All day, people came and went to catch a glimpse of it - and yellow police tape made sure they didn't get too close.
Jagged pieces of metal, handfuls of foam insulation, items that appeared to be the shuttle's thermal tiles - even a 10-foot-wide tank in nearly pristine condition - rained down over hundreds of square miles of East Texas yesterday, all that was left of the space shuttle Columbia.
Seventeen years after watching on television as seven astronauts were lost in a wintertime explosion in the sky, the people of this college town of 29,000 witnessed a parallel tragedy unfold literally in their back yards.
"Everywhere you drive, you see little spray-painted circles with a little flag sticking in them that's a piece of the space shuttle sitting in our town," said Kendrick, a stay-at-home mother of two. "We're just a little speck on the map, and it's just amazing that such a big piece of history has fallen in this little town."
Nacogdoches, which sits nearly halfway between Dallas and Houston, is billed as the oldest town in Texas. It was, until now, known primarily as the home of Stephen F. Austin State University.
There have been no reports of injuries from falling debris, officials said, though some barns, homes and businesses suffered minor damage.
Nearly 50 people went to area hospitals after touching pieces of the shuttle - afraid that they had been contaminated with toxic chemicals. All were sent home, said County Judge Sue Kennedy, also the county's emergency management director.
To help deal with all the debris, the National Transportation Safety Board and the Federal Aviation Administration are sending about 100 inspectors and investigators, said Rep. Max Sandlin, a Democrat who represents Texas' 1st District.
"NASA prefers that each piece of debris be located and secured," he said. "With 800 already identified, it's going to be virtually impossible."
Debris has been tracked in a 500-square-mile area, but it could be spread over a region three times that size, said James Kroll, director of the Emergency Geospacial Mapping Center at Stephen F. Austin State. In such a rural area, residents will likely find pieces of debris for years.
Authorities have tried to respond to every call about a new piece. County officials wish they could stand guard over all of them, Kennedy said, but they don't have the manpower, despite help from neighboring counties and the National Guard.
Instead, the larger and more intriguing pieces are being protected, while officials help NASA by cataloguing the location and description of each piece and taking pictures. Meanwhile, there is a concern about souvenir-seekers.
At least one person has already tried to profit by selling a remnant of the shuttle on eBay. Bidding opened at 2:43 p.m. yesterday for what was billed as "Columbia Space Shuttle Debris." The opening bid was $10,000.
The piece was offered by a seller in the Dallas-Fort Worth area identified only as the "ticket-nazi," who was apparently undaunted by a statement eBay released about 10 a.m. saying the sale of shuttle debris is prohibited. By last night, eBay had shut it down.
The remains of the shuttle found here are in pieces ranging from extremely small to more than 7 feet long. "Most of the pieces are so jagged, you can't really describe the shape or the size," Kennedy said.
Also yesterday, officials also began the sad task of recovering the remains of the astronauts.
An East Texas high school was turned into a morgue. Authorities said remains were being collected in an area between Hemphill and Jasper and taken to Hemphill High School. A local funeral home was FBI and the Defense Department workers. One official said investigators were using a global positioning system to record where remains were found.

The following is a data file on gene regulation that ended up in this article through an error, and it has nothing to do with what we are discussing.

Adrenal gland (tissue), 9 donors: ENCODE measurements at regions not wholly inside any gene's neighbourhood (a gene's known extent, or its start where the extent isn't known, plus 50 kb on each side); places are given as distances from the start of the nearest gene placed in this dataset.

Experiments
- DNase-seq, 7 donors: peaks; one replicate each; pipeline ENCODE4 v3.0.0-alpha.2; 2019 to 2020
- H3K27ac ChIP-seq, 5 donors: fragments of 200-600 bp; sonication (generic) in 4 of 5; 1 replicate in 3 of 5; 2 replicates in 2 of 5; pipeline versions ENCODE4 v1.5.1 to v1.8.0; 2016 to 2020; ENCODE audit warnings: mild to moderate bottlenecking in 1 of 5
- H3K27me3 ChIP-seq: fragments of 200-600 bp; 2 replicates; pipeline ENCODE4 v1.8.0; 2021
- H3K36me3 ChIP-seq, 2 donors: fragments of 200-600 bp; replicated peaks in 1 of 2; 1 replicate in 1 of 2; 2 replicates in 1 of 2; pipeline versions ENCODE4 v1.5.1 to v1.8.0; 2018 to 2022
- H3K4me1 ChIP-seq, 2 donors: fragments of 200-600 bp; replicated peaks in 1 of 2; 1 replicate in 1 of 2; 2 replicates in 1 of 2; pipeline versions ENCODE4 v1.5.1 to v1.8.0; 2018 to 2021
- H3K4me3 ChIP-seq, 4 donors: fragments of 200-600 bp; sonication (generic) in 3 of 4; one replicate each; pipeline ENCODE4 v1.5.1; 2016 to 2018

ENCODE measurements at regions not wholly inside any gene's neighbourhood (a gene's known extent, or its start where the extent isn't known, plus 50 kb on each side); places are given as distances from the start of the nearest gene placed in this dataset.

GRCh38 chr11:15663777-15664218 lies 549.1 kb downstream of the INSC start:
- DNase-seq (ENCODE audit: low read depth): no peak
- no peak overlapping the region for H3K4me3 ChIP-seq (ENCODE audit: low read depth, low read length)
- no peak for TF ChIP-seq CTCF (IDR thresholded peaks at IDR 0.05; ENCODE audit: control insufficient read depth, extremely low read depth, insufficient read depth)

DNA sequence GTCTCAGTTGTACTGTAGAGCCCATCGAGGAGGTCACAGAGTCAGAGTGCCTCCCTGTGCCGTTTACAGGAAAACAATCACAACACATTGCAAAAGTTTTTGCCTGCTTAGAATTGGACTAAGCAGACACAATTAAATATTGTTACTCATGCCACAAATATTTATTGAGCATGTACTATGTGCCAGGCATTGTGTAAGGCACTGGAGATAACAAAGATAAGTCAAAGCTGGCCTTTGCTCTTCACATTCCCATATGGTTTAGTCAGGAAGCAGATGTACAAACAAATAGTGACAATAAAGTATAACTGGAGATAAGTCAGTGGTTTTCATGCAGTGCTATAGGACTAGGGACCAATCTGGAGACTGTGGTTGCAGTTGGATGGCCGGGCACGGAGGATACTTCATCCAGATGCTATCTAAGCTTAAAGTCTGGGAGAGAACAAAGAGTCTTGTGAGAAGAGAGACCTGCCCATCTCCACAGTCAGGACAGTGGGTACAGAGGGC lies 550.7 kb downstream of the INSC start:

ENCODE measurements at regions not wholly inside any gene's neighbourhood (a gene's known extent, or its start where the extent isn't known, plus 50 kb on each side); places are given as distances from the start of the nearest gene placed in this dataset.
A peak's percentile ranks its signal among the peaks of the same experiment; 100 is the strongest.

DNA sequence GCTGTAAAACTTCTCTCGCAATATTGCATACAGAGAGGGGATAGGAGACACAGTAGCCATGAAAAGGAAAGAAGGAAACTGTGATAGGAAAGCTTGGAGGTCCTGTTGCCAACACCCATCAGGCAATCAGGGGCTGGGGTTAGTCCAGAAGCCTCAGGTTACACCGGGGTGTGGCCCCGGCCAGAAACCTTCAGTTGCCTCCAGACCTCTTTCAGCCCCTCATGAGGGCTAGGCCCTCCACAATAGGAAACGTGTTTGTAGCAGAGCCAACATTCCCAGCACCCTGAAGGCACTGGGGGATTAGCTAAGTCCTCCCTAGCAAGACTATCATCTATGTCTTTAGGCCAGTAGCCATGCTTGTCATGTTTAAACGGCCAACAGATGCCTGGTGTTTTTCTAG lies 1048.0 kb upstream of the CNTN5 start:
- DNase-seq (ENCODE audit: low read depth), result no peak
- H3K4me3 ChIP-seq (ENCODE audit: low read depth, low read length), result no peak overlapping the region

In Hemphill, near the Louisiana state line, hospital employee Mike Gibbs reported finding what appeared to be a charred torso, thigh bone and skull on a rural road near other debris. Billy Smith, an emergency coordinator for three East Texas counties, confirmed the find. Other remains included an arm and a hand found near Chinquapin.
A flight helmet landed on James Couch's property near State Highway 103 and Farm-to-Market Road 1751 in San Augustine County. He guarded the helmet, setting up camp 5 feet away.
Couch said he and his family were eating breakfast when he heard something - it turned out to be a piece of pipe - hit the roof of his house. "It didn't really scare me," Couch said. "A lot of people around here dynamite stumps on the weekend ... and the phone started to ring, and my daughter from Pineland told me what happened."
There is great sadness here, but in some quarters, what is also palpable here is curiosity. Hundreds gathered around the downtown debris, even as the sun began to set more than nine hours after the explosion.
"You want to come and see it because who else can say it happened in your town?" said Joan Taylor, an antique shop owner. "You want to experience it even though you are just looking at a piece of metal in a parking lot."
Nearly everyone for miles around seemed to have felt something or heard something - even if they didn't see anything. Many described a continuous rumbling sound, like a train going by at close range, followed by their doors and windows rattling. Many people were still in bed, as the explosion occurred about 8 a.m. CST on a Saturday.
Deborah Fajardo said that as soon as they heard the sound, her husband jumped out of bed, remembering that the shuttle would be flying over their house.
"He ran outside saying he might be able to see [something], but all he saw was the white trail.," she said. "We went from the joy of feeling we were sort of a part of it because we heard it, but we were troubled by the sound. Then we were very sad to hear what happened to these astronauts."
Wire reports contributed to this article.